Sidra Insar Chaudhary
After the promulgation of the Government of India Act, 1935, which introduced provincial autonomy in colonial India, the British government announced the first award called Niemeyer Award in 1936. The Raisman Programme formerly known as the Raisman Award was the succession of the ongoing programme of economic reforms in Pakistan announced by Prime Minister Liaquat Ali Khan. The then Secretary Finance, Sir Jeremy Raisman, was appointed to prepare the mechanism for the distribution of tax revenues. Later, the award was renamed as the National Finance Commission.
Therefore, National Finance Commission Award or NFC is basically a series of planned economic programs in Pakistan enacted since 1951. President Dr Arif Alvi has reconstituted the 9th National Finance Commission (NFC) to work out a new resource distribution formula between the Centre and the federating units. The new 10-member commission has Finance Minister as its chair comprising federal finance secretary as the official member, four provincial finance ministers (statutory members), and their respective technical members (non-statutory members).
Pakistan has historically been a highly centralised federation, and the federal government has massive powers to collect tax revenue, which are then distributed among the provinces. It determines the tax base: who should be taxed, the percentage of tax and the tax collection mechanism. According to Article 160 of the Constitution, after every five years the president will make up the NFC for five years. Once there is a consensus of all stakeholders on a particular formula to distribute the finances, the award will be implemented for the next five years. Since Pakistan is a federation and has four federating units, i.e. Sindh, Punjab, Khyber-Pakhtunkhwa (K-P) and Balochistan, and other territories including Gilgit-Baltistan and Azad Jammu and Kashmir which come under the federal government directly. It means the NFC award to distribute financial resources between the federal government (vertical distribution), and the provinces (horizontal distribution).
The distribution of finances among the provinces was, until 2010, solely based on population. This meant a major share of the resources went to Punjab. Public investment complements private investment. Since there was minimal public investment in Balochistan and K-P ever since the colonial era, both the provinces remained deprived of private investment. Hence, historically, they have been at a disadvantage.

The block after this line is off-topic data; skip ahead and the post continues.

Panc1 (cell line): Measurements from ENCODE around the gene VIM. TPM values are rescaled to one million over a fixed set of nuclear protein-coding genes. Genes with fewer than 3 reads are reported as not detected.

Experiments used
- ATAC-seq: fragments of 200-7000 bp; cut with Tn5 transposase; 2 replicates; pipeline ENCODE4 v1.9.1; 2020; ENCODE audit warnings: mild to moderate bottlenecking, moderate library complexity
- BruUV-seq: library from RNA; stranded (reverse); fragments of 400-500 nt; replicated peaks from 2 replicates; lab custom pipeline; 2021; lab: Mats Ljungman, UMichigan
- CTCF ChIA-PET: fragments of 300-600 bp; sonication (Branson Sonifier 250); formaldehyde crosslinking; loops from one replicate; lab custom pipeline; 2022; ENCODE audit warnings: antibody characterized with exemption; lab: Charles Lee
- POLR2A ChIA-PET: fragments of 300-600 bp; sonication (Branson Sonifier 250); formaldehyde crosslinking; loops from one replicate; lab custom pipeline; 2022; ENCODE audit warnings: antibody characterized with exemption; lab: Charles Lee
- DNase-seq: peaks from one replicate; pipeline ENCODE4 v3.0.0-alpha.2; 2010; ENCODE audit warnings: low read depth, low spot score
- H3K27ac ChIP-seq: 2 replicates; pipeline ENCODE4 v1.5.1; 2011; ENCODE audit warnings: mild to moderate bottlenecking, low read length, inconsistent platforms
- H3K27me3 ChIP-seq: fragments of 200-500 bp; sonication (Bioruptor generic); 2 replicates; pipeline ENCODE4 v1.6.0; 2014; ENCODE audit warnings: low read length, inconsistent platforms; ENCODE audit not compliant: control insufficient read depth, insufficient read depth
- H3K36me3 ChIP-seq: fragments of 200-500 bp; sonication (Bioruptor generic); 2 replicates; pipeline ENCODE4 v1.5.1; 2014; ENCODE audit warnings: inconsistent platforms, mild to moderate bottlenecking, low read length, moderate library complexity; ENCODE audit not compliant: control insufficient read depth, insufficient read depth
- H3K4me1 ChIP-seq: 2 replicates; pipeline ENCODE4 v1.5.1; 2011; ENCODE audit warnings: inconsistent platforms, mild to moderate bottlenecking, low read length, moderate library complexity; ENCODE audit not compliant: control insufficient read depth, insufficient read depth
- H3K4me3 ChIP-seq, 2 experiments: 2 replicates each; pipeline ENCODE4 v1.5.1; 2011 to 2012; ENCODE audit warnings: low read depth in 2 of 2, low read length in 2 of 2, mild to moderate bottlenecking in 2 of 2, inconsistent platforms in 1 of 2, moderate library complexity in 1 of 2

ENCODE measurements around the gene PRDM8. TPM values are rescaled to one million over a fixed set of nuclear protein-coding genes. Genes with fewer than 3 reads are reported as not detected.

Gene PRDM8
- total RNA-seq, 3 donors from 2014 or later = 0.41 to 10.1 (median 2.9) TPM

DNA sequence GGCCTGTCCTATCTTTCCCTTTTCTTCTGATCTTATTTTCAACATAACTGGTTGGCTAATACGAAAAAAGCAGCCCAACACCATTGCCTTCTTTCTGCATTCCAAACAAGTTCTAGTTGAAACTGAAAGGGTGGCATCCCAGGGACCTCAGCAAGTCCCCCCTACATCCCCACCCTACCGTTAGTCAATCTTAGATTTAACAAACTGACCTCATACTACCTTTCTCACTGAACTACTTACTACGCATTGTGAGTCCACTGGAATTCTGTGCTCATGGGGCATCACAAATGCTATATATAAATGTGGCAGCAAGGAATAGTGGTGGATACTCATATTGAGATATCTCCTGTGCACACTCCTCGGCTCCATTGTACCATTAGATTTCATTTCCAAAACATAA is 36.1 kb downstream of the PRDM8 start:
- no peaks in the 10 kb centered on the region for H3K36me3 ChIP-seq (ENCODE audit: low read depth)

Second, other than the divisible pool, it transfers funds to the provinces as right of royalty over their resources, and grants that are developmental and non-developmental. Historically, the smaller provinces did not receive their due share in royalty, i.e. exploitation of gas from Balochistan.
The NFC in 2010 addressed at least a long over-due concern and made a shift from population-based criteria. It introduced a multiple indicators formula for the distribution of financial resources among the provinces. The indicators now are population (82%), poverty and backwardness (10.3%), revenue collection and generation (5%) and inverse population density (2.7%). It announced this 7th award with consensus of the provinces in May 2010. Punjab sacrificed its share of 5.62% which was redistributed among other units. Still, the 82% weight age of population outweighs other indicators. This may further be cut down to devise a more inclusive formula.
Also, the NFC award, under Nawaz Sharif’s first government in 1990, agreed to compensate Balochistan and K-P for their right of royalty and paid the same as arrears under non-development grants which are discretionary grants and can be spent on as you please. The 8th award in 2015 under the last government, however, remained inconclusive.
It is a constitutional requirement under Article 160 to make up the NFC after every five years.
The 9th NFC award was expected to be challenging because provinces now had more subjects and more responsibilities after passaging the 18th amendment and are demanding greater resources. It had merged the erstwhile FATA into K-P, whose relative share would automatically increase for at least based on population, area, and poverty.
Also, the federal government was and is still facing financial constraints, so making a win-win deal which is convincing and acceptable for both the federal government and the provinces was the biggest challenge.
But the situation didn’t turn out to be as I expected it cause it turns out that it is more complicated and more challenging as the Federal Government of Pakistan is performing many functions which are otherwise the responsibility of the Provincial Governments. This includes matters relating to Public health, drugs, dams, education, public projects in Provinces, labor, environment, locusts and many other Trans Provincial activities which are obligations of the Provinces but have to be performed by Federal Government. All these activities cost a tremendous sum.
Likewise, the Constitution though requires financing and functioning of Local Government, yet they have no funds available directly. The NFC Award should reflect these important aspects. The Provincial share in the NFC Award should be equitably divided into three portions i.e. Provincial Government share, Local Government share and Federal Government share for the works by Federal Govt. on the behalf of Provinces. The NFC award should reflect this distribution and should be amended accordingly.
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